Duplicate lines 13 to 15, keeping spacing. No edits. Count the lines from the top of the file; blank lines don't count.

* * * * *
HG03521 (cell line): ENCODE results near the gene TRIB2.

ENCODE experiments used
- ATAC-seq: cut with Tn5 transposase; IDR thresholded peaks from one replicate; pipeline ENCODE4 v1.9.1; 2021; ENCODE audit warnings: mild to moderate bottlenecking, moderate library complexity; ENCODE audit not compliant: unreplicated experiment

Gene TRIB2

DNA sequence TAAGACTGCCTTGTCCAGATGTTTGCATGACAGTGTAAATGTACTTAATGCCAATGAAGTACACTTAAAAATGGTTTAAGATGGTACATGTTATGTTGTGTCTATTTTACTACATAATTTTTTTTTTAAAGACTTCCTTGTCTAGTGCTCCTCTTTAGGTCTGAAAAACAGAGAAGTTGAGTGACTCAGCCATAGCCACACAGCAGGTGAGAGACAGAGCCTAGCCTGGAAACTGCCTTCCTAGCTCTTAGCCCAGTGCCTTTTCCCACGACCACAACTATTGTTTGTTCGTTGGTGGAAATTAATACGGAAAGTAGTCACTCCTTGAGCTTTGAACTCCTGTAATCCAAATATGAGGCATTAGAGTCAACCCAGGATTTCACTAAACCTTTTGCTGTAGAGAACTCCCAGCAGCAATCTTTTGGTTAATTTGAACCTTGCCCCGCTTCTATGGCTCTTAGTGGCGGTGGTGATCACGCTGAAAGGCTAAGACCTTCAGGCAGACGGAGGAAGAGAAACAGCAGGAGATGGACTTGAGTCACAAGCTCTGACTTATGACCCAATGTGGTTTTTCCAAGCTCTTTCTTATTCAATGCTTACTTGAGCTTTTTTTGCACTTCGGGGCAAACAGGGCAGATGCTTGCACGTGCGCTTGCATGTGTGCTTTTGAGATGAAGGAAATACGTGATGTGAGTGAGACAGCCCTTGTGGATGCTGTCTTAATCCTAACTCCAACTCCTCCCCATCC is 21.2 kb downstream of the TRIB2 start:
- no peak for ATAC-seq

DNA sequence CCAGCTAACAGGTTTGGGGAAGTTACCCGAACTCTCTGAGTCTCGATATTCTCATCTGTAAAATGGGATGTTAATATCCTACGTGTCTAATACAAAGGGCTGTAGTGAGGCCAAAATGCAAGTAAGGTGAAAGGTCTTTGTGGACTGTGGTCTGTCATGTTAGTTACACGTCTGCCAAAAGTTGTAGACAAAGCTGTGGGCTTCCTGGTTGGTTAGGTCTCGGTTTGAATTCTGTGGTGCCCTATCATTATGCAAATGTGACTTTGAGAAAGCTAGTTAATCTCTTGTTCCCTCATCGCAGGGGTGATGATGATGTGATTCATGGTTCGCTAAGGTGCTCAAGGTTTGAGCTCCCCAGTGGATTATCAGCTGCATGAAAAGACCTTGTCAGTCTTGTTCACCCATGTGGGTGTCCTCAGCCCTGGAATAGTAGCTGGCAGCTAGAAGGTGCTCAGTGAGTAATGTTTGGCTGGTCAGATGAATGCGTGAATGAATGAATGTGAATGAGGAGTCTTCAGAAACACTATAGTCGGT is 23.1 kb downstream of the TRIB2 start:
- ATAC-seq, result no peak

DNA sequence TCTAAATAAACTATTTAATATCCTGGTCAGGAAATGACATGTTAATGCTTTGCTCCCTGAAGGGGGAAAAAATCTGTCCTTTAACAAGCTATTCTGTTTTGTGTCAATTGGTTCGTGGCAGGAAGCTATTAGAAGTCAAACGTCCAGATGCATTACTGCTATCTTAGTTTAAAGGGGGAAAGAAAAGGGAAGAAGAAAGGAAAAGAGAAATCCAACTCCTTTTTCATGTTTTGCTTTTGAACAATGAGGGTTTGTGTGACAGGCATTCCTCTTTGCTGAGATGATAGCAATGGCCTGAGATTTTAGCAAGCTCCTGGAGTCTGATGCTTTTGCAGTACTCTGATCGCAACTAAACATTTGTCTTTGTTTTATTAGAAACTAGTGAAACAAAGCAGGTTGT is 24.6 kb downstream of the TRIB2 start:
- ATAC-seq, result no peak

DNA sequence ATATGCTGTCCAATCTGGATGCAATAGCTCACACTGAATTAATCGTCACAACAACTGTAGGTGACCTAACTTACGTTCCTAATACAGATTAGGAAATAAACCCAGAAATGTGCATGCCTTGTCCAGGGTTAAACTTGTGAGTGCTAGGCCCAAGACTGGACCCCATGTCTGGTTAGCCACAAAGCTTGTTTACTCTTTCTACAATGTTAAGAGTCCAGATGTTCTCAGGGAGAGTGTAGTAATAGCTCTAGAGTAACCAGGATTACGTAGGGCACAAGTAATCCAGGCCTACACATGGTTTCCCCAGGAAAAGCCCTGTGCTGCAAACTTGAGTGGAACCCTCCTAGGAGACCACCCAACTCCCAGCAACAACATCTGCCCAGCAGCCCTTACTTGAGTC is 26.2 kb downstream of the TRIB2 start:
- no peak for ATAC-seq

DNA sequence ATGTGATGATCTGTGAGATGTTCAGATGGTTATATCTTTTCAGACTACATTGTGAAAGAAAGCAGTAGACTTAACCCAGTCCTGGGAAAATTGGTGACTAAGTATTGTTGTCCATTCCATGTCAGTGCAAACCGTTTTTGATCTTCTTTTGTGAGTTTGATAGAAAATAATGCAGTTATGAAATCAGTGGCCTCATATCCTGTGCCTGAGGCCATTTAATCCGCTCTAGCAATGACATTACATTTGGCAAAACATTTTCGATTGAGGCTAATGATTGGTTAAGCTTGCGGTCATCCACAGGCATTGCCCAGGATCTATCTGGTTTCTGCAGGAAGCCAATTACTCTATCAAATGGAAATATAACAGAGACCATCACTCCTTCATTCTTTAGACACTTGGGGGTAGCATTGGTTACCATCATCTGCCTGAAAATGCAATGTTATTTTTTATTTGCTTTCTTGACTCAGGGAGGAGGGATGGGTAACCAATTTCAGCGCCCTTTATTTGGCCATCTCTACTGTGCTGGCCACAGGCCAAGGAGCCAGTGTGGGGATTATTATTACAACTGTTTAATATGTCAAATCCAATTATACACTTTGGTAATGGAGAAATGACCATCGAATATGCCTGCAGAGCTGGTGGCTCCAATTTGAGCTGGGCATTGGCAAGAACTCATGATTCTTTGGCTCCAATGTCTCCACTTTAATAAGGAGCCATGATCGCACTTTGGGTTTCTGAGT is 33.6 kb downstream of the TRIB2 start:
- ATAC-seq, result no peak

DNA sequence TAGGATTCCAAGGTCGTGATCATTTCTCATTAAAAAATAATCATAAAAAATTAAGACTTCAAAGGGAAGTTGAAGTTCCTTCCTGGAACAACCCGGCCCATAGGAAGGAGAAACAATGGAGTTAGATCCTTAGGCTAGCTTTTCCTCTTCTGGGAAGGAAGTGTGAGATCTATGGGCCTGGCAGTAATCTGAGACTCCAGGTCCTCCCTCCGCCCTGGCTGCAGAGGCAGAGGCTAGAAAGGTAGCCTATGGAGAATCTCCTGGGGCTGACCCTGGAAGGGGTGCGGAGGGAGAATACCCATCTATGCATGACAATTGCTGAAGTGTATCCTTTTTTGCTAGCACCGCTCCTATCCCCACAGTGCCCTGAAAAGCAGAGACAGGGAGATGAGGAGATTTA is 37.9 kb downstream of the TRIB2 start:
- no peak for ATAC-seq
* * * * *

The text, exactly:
DNA sequence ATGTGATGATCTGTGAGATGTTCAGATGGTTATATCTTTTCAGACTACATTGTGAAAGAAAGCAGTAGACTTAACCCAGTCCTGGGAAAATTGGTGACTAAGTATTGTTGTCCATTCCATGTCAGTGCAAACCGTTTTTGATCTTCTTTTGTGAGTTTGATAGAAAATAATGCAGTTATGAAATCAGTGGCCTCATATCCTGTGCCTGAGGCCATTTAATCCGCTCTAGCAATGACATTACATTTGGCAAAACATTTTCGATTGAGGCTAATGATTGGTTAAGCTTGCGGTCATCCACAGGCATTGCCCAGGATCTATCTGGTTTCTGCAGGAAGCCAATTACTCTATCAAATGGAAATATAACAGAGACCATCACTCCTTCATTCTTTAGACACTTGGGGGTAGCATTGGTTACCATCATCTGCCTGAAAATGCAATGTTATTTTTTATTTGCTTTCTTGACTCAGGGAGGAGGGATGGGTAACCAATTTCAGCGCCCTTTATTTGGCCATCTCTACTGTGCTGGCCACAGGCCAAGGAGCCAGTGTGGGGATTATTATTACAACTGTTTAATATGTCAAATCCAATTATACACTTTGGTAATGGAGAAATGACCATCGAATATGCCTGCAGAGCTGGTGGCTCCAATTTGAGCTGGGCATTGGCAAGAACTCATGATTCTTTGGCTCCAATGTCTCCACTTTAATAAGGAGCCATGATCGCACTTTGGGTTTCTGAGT is 33.6 kb downstream of the TRIB2 start:
- ATAC-seq, result no peak

DNA sequence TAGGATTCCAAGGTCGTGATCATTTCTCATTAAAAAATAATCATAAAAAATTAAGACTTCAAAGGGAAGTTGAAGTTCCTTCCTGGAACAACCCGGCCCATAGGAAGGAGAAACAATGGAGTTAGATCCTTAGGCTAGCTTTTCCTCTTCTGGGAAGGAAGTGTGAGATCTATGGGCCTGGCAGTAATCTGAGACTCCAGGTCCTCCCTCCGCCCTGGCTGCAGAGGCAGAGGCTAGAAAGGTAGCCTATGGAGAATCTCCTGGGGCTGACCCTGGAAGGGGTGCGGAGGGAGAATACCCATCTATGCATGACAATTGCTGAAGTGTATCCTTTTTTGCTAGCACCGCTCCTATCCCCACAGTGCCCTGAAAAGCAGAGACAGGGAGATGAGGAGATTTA is 37.9 kb downstream of the TRIB2 start: